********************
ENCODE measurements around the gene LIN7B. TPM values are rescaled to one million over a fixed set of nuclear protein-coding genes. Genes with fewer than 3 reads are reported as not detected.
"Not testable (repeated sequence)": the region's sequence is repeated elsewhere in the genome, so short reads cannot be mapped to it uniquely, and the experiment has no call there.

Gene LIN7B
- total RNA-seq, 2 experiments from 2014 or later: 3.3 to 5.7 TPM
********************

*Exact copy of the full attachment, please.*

ENCODE measurements around the gene LIN7B. TPM values are rescaled to one million over a fixed set of nuclear protein-coding genes. Genes with fewer than 3 reads are reported as not detected.
"Not testable (repeated sequence)": the region's sequence is repeated elsewhere in the genome, so short reads cannot be mapped to it uniquely, and the experiment has no call there.

Gene LIN7B
- total RNA-seq, 2 experiments from 2014 or later: 3.3 to 5.7 TPM